Online and instant payments are experiencing rapid growth. According to research, the total transaction value in the digital payments segment is projected to reach $9.46trn this year, with expected growth to 2027 of 11.8%. The driver for this is customer convenience, with digital payments being fast, reliable, and well-suited to consumers’ lifestyles.
This is why payment, like many other digital interactions, is becoming increasingly personalised. Consumers favour peer-to-peer payments systems like Venmo and PayPal because they are convenient for transferring money to friends and family and because this method allows them to keep a watchful eye on their expenditures.
Personalisation: a hook to attract customers
Where debit and credit cards are concerned, personalisation has become a hook to attract customers, and card providers offer loyalty points on everything from travel to groceries to petrol.
Ensuring digital payments are successful involves handling a lot of data securely and consistently. As digital payment frequency increases, so do data numbers and the desire of banks, payment service providers, and merchants to monetise this wealth of information. To meet consumer demand for instant, accurate transactions amidst the exploding growth of data, vendors should focus on real-time data platforms with sub millisecond data processing at unlimited scale to handle the massive data increases. Importantly, they need to provide robust Customer 360 and personalisation solutions.
Airtel, collating mass data into a ‘Customer 360’ initiative
One company, Airtel, the world’s fourth-largest mobile network operator and a successful bank, decided to launch an initiative to give it a 360˚ view of its customers. They aimed to create a holistic set of historical data with real-time triggers from its current siloed data in different business units. To do this, Airtel deployed the Aerospike real-time data platform, which allowed it to take customer data from 350 million customers across all data channels and collate it into one database.
Transactions were carried out at over 40,000 per second with sub-millisecond performance. This has a significant impact on improving their reads and writes, allowing for instant updates of streaming data.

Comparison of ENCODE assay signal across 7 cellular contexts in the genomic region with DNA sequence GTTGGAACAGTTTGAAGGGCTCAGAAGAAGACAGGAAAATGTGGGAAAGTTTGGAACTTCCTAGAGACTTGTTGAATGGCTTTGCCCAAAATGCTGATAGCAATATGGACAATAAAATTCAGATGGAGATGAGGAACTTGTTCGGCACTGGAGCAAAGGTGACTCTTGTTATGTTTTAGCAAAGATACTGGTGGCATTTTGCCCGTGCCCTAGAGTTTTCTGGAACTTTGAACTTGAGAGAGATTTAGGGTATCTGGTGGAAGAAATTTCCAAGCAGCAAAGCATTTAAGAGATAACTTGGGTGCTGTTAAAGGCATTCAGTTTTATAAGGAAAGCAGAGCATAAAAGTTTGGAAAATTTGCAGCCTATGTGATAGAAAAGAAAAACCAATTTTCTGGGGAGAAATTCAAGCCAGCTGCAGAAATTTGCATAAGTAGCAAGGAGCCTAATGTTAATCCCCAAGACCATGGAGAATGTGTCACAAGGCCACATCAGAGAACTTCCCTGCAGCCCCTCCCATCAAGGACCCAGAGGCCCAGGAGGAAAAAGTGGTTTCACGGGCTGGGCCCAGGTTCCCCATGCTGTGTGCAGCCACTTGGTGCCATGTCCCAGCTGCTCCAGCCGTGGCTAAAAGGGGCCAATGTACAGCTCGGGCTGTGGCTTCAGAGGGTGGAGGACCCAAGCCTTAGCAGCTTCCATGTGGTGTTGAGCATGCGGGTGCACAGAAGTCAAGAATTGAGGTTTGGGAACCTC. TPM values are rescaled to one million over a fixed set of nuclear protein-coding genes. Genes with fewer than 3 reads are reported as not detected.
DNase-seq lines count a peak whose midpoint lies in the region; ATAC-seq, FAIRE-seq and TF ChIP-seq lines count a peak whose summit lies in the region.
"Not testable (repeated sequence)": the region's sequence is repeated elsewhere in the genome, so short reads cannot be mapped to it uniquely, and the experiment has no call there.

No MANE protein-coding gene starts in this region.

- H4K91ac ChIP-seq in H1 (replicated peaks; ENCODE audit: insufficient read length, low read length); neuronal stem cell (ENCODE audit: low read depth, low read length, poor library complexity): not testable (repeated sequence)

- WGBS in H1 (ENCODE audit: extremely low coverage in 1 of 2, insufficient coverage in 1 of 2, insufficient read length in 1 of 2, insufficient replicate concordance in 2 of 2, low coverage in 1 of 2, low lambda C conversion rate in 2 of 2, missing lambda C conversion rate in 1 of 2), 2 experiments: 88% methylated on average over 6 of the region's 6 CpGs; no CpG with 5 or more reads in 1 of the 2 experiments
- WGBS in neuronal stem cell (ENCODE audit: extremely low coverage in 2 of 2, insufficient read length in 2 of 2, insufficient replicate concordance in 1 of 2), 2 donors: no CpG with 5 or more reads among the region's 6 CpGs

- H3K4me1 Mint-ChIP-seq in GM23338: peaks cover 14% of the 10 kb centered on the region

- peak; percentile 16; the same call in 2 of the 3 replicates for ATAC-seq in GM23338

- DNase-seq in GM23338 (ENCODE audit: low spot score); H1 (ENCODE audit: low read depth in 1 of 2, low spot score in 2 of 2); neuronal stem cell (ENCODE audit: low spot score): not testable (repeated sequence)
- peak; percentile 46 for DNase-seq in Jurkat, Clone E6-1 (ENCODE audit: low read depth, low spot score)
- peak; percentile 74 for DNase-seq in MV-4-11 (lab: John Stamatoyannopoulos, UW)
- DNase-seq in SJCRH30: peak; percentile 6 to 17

Another crucial factor in enabling frictionless payments processes for consumers is fraud prevention. Payment service providers must be able to immediately verify online identities to halt fraudulent transactions – including identity theft and stolen credit cards – before the customer is affected. Equally, prevention of false positives will reduce customer inconvenience. Today, fraud prevention strategies often involve machine learning at the edge. Using real-time database platforms means that millions of transactions with billions of data points and petabytes of historical information can be analysed in milliseconds.
Modern NoSQL real-time databases enable transactions and systems of record to be augmented with real-time data from systems of record, third-party sources, data lakes, hot/cold storage, and other sources to assist operational, transactional, and analytical workloads.
PayPal and Barclays using database platform power to reduce fraud
PayPal is a case in point. The Aerospike platform has allowed the online payment giant to spot fraud patterns by processing and analysing data in less than 20 milliseconds and meet fraud calculations SLAs over 99 percent of the time, while providing a 30x reduction in false positives.
For Barclays, the challenge was different. The multinational bank found that its fraud detection solution across various business units was becoming too cumbersome and siloed to maintain and evolve. Barclay’s dataset grew from 3TB to 30TB+ in just three years using a real-time data platform. It allowed them to share fraud rules across platforms, facilitating machine learning to achieve a maximum of two-digit millisecond response time for 99.99 percent of transactions. Like Airtel, it was also able to gain a unified customer profile.
Lower server footprint and faster TCO
Apart from speeding up transactions, ensuring frictionless payments, and cutting fraud, modern, real-time data platforms have another significant advantage – they allow companies to reduce rather than add to their server footprint. This means saving on the expenditure associated with infrastructure and related maintenance without sacrificing performance.
We wanted to test this theory and worked together with analysts at Forrester to visualise a ‘composite’ company based on the experiences of several customers. Before the imagined implementation of a real-time data platform, the environment consisted of 600 on-premise servers and six dedicated developers.
As the ‘composite’ company began to implement the database platform and add data to its ‘use cases,’ it simultaneously reduced its server footprint. It was able to redeploy some of its developers. The role of the new platform was to support transactional, operational, and analytical workloads, and in each case, it succeeded in realising the business value and, therefore, lowering costs.
Payments companies increasingly incorporate real-time data platforms at the core of their modern payment ecosystems. This leads them to leverage their vast troves of data to provide solutions that deliver superior customer experiences while safely reducing fraud. They also gain a consistent and holistic view of their customers to help personalise their customer interactions and increase customer satisfaction.
Stuart Tarmy is Global Director, Financial Services Industry Solutions, Aerospike